Go West Old Maid! Some of Our Unmarried Ancestors Did

Introduction: Gena Philibert-Ortega is a genealogist and author of the book “From the Family Kitchen.” In this blog article, Gena searches old newspapers to learn about a time – in 1898 – when the U.S. government published a report and map to help unmarried women locate bachelors throughout the country.

Having trouble finding a marriage partner? Whom should you turn to for help? A matchmaker? A family member or friend? How about Uncle Sam?

Yes, Uncle Sam. Uncle Sam entered into the matchmaking business with the publishing of a 19th century U.S. Census Bureau report. This work was unique in that it addressed where to find an eligible bachelor based on location. According to the dissertation “Unclaimed Flowers and Blossoms Protected by Thorns: Never-Married Women in the United States, 1880-1930” by Jill Frahm*:

In 1898, the U.S. Census Bureau published what the popular press dubbed an “Old Maids Chart” graphically illustrating at a glance in what localities bachelors [were] the thickest, and in what regions spinsters [were] most dense per square mile.

illustration of a couple at their wedding

Credit: skinbus; openclipart.org

Using the now lost-to-us 1890 census (much of it was destroyed in a 1921 fire), the report documented “the number of single men and women over the age of twenty in each state.”

Statistical Chart of Bachelors and Spinsters of the United States

While officially titled the “Statistical Chart of Bachelors and Spinsters of the United States,” an 1898 Colorado newspaper article suggested a more tongue in cheek title:

The National Guide to Bachelors; a complete index for old maids and spinsters to the best places in the Union for getting husbands; with maps, charts, etc.; tells at a glance just where bachelors are most abundant.

article about a government report on bachelors and unmarried women in the United States, Denver Post newspaper article 23 September 1898

Denver Post (Denver, Colorado), 23 September 1898, page 4

Newspapers across the United States reported on the findings of this report. Like any article picked up by the wire services, some reports contained more information than others – and in some cases included the writer’s personal opinion.

How Many Eligible Bachelors Are There?

Did late 19th century spinsters believe that their lack of a marital status was the result of too few good men where they lived? While this was true during certain time periods like immediately after the American Civil War or in Britain after World War I, that doesn’t really seem to be the case in 19th century America, according to this 1898 Kansas newspaper article which stated that there were 2,200,000 more bachelors than old maids in the United States. (It’s important to remember that in reality not all of the men counted as single in the census would have been eligible bachelors. Some may have been institutionalized or incarcerated for example).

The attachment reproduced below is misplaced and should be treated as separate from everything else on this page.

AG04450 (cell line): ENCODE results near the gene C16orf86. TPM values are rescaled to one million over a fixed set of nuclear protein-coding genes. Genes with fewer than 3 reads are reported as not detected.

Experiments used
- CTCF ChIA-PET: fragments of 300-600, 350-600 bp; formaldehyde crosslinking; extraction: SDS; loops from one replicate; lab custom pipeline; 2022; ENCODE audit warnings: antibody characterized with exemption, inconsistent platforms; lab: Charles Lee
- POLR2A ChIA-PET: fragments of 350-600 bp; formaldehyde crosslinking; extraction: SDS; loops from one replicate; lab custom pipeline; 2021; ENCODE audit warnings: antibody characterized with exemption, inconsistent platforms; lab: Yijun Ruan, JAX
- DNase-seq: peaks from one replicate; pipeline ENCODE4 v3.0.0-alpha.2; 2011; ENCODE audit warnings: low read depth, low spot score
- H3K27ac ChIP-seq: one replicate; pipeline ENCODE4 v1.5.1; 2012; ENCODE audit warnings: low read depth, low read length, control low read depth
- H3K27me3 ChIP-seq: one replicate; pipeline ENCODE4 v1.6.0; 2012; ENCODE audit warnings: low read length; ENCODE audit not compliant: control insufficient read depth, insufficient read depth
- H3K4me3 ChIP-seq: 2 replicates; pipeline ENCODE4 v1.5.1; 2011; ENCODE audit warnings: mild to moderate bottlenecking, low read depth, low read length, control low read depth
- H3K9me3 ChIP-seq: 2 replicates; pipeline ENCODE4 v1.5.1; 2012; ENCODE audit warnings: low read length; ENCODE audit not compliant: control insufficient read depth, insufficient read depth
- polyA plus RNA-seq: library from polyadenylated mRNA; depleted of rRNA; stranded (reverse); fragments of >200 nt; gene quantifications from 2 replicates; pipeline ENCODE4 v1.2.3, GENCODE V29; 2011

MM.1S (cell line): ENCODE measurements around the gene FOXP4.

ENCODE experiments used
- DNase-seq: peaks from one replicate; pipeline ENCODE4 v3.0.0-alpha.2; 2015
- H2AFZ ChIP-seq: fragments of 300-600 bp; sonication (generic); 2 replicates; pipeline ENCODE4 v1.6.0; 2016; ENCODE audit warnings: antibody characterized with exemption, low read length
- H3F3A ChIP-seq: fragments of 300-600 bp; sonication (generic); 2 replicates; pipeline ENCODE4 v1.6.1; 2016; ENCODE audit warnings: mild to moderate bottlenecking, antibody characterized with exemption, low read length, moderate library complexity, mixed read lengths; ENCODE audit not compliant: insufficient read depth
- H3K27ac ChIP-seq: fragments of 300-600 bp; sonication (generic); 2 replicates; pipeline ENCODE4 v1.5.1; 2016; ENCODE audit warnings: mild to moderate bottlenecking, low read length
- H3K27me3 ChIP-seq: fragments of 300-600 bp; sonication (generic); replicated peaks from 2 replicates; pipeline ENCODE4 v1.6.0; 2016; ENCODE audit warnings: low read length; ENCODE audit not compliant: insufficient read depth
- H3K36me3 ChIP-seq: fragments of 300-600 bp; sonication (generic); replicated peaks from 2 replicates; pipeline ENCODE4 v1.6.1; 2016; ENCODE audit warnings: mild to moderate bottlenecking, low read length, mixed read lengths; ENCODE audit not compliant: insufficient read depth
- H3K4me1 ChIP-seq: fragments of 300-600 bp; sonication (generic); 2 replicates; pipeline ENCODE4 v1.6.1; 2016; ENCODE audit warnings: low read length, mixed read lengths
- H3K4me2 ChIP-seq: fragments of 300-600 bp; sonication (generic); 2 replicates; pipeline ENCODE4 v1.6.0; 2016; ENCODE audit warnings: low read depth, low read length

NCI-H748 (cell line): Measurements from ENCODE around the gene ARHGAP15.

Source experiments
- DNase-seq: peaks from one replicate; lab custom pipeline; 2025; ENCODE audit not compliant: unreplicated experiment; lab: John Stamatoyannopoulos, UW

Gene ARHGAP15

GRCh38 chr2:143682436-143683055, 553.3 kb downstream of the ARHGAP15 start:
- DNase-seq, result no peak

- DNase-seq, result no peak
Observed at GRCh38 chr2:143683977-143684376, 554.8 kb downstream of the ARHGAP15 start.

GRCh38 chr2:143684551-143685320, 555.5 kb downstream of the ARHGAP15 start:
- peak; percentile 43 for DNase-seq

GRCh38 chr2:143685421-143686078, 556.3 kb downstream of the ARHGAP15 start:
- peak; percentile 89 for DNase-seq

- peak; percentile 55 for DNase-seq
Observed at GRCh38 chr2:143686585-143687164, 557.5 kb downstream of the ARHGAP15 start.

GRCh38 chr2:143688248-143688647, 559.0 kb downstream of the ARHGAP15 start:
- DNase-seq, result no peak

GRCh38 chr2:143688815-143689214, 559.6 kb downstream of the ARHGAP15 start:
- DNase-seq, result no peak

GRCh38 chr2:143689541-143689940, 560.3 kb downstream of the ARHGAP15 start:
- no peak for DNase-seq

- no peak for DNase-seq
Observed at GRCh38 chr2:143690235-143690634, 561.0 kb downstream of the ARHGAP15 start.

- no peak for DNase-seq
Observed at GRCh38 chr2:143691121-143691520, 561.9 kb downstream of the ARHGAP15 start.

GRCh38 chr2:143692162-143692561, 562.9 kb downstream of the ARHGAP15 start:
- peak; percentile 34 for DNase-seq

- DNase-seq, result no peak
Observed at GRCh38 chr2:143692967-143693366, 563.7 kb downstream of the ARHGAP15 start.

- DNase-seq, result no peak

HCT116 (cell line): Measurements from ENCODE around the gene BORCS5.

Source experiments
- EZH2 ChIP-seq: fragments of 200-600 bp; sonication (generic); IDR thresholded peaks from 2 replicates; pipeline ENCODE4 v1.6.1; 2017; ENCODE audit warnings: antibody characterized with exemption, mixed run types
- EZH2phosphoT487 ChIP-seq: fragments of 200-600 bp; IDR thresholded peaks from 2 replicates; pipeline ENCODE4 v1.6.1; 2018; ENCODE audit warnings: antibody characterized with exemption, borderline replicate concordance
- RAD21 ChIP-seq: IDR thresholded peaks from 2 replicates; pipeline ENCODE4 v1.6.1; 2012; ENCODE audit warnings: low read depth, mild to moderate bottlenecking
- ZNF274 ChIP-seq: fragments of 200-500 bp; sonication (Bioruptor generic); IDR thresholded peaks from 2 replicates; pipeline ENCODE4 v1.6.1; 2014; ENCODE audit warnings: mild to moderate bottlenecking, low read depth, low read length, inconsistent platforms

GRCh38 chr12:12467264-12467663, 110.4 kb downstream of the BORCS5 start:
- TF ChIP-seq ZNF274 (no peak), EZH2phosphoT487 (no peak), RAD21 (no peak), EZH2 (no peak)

The article reports:

There is not a state in the union where there are as many old maids as bachelors. Even Massachusetts, the traditional home of the spinster of the poll-parrot species, has more men than women of marriageable age.

article about a government report on bachelors and unmarried women in the United States, American Citizen newspaper article 14 October 1898

American Citizen (Kansas City, Kansas), 14 October 1898, page 4

The article says “old maids” should have good luck finding bachelors anywhere in the U.S. – but it especially urges spinsters to “Go West”:

But if she wants a territory where negotiations may be completed with even greater ease – where the lottery of marriage must become a dead sure thing – let her hie herself from the crowded cities of the east to the rolling prairies or mountain wilds of the west, where there are ten bachelors to every available maiden. What spinster can resist such an advantage as this, which is offered by the states of Idaho and Wyoming? It would surely be a hopeless case which would not find its cure with the chances ten to one for recovery. Let the old maids try the free, fresh air of these mountain lands for awhile.

Where was the best place for a 19th century “old maid” to find a husband? Probably not too surprisingly, the western states of Idaho and Wyoming. Whether or not it was true, a popular belief was that young men were heading west to seek their riches, thus leaving behind single women in the New England states.

Some editorializing occurred with the publishing of this government report, including the stereotypical views regarding why marriage eluded some women. In this 1898 Massachusetts newspaper article, the rather derogatory point is made that:

With these figures in hand it ought not to be hard for the average lonely spinster to hunt down a husband and corner him, so to speak. She need not be attractive; a woman does not need many charms to secure a mate in a region like Idaho or Wyoming, where there are ten bachelors for every available maiden.

article about a government report on bachelors and unmarried women in the United States, Boston Journal newspaper article28 August 1898